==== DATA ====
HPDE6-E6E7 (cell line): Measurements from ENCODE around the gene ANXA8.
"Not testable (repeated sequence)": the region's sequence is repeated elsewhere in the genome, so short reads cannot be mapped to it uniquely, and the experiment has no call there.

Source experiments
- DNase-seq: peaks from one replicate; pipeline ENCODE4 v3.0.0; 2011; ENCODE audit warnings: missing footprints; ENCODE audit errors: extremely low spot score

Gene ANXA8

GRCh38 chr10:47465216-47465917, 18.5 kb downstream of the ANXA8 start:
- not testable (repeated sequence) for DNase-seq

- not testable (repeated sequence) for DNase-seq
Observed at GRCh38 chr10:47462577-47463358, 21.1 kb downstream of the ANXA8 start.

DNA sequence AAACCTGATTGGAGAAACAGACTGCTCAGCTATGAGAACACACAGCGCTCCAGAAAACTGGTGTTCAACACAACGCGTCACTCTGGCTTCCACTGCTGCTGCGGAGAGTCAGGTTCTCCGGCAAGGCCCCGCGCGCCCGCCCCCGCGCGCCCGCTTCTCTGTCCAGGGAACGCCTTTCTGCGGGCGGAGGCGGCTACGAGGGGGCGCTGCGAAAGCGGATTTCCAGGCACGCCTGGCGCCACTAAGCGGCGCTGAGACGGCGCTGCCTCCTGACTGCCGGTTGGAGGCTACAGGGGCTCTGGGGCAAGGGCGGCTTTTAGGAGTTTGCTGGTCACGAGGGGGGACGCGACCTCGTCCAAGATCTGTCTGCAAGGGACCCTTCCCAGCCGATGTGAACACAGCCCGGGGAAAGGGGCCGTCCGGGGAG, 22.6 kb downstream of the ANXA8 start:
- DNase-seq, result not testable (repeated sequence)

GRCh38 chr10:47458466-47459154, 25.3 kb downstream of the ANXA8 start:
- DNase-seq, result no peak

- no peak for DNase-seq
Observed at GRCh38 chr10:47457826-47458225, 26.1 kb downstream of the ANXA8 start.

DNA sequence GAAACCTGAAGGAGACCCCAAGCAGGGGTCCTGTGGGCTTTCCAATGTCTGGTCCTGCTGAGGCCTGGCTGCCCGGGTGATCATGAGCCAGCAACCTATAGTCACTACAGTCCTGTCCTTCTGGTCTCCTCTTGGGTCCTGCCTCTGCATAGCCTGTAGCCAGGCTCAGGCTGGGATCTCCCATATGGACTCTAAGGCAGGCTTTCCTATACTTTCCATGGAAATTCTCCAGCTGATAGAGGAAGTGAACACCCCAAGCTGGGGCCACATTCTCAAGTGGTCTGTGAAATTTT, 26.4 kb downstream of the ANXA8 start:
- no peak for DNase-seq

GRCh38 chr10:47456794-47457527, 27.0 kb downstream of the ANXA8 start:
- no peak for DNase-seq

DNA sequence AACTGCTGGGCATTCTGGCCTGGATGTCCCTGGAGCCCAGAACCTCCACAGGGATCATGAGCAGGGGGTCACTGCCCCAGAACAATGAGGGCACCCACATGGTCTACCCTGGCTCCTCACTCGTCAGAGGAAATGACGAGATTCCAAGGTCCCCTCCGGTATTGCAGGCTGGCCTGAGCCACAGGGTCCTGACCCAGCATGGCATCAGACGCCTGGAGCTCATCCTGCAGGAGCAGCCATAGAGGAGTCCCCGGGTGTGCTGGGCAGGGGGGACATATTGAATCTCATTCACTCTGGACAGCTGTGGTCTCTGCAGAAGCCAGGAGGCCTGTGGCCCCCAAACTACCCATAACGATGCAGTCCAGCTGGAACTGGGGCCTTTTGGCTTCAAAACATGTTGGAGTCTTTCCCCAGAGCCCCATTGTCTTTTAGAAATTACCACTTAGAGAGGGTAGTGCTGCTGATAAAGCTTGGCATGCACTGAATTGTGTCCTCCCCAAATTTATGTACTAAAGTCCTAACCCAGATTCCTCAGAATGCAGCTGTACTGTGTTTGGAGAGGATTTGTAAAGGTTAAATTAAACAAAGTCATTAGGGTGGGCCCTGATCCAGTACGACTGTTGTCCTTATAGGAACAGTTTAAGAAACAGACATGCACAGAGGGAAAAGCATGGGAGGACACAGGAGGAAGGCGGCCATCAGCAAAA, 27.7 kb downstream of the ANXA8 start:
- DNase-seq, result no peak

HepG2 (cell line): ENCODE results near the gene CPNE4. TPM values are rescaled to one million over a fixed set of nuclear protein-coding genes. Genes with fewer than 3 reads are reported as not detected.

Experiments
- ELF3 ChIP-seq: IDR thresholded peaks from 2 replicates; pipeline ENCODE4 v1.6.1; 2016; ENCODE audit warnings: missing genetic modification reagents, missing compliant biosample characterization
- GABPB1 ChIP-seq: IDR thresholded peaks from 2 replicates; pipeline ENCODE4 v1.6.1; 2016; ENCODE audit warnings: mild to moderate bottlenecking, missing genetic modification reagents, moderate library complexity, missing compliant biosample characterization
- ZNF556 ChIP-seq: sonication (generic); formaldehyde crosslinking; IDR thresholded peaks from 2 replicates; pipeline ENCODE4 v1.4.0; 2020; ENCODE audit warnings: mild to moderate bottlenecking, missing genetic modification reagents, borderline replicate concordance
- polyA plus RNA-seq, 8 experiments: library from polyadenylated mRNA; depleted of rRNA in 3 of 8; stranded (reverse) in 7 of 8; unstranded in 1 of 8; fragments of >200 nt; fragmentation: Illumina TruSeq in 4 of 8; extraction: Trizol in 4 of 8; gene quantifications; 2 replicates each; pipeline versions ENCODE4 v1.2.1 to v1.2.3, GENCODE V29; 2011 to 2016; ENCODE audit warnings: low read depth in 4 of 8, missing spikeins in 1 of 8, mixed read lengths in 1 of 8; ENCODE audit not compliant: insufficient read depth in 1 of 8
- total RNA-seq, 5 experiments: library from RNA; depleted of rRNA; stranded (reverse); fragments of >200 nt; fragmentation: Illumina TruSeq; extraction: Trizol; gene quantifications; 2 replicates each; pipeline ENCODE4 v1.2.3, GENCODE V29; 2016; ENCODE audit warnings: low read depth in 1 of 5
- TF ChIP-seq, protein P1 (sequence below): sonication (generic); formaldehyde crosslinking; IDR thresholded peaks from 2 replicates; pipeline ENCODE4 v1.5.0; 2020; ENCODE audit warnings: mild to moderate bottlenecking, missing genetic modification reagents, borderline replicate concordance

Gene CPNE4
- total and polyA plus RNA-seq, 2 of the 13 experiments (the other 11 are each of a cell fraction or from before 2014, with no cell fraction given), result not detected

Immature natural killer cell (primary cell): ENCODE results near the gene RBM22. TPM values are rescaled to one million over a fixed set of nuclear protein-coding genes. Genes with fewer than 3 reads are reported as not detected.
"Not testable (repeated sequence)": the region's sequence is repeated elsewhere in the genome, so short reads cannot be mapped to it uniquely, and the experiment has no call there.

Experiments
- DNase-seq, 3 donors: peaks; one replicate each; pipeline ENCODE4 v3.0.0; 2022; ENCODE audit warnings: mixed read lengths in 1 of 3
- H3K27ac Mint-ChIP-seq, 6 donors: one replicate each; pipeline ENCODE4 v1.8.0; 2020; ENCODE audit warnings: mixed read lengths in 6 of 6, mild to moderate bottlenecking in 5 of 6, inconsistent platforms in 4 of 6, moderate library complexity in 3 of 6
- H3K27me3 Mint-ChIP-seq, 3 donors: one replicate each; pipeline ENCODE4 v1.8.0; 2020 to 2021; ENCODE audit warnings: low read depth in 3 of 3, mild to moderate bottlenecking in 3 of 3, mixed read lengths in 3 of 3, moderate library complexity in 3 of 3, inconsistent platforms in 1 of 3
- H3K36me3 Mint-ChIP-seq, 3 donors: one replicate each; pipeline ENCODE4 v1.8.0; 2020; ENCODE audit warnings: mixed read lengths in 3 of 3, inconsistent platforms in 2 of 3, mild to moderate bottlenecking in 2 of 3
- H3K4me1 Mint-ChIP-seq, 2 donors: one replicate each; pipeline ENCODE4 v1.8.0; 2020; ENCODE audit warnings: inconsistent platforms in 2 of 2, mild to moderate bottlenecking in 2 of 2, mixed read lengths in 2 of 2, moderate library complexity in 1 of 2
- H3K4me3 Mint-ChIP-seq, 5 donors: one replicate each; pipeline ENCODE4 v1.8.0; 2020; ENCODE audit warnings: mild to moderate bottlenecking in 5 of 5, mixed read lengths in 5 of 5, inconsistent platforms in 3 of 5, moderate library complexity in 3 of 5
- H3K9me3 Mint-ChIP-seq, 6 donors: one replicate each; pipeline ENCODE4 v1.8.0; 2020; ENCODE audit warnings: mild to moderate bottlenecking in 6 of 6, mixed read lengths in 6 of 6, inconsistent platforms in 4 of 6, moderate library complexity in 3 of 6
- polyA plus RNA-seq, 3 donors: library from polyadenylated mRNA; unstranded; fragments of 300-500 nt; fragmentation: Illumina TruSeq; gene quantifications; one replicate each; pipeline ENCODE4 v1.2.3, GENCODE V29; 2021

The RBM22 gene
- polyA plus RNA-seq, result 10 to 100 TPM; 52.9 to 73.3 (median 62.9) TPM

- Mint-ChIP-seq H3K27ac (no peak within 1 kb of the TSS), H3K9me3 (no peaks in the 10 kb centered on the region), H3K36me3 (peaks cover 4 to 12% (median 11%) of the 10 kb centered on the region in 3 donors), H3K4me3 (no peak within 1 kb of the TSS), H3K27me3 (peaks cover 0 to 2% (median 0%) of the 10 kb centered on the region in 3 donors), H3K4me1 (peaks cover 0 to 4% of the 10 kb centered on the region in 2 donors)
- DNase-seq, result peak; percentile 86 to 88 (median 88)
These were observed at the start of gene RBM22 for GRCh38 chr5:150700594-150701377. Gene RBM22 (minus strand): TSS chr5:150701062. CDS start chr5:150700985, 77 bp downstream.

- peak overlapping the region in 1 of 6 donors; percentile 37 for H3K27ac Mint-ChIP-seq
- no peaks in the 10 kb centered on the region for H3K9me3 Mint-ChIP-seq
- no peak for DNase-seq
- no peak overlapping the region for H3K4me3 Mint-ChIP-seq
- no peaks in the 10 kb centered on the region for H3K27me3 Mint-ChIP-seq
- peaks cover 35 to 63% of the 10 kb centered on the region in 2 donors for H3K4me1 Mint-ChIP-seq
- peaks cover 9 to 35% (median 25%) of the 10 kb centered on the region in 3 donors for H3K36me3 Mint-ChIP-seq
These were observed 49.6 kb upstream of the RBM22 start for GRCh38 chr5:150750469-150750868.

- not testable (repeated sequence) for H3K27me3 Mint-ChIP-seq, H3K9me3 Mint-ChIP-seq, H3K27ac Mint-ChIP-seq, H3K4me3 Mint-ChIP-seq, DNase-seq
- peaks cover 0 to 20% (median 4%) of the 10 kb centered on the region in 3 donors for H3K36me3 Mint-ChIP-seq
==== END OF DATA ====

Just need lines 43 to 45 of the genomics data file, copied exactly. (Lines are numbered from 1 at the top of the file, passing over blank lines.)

The RBM22 gene
- polyA plus RNA-seq, result 10 to 100 TPM; 52.9 to 73.3 (median 62.9) TPM

- Mint-ChIP-seq H3K27ac (no peak within 1 kb of the TSS), H3K9me3 (no peaks in the 10 kb centered on the region), H3K36me3 (peaks cover 4 to 12% (median 11%) of the 10 kb centered on the region in 3 donors), H3K4me3 (no peak within 1 kb of the TSS), H3K27me3 (peaks cover 0 to 2% (median 0%) of the 10 kb centered on the region in 3 donors), H3K4me1 (peaks cover 0 to 4% of the 10 kb centered on the region in 2 donors)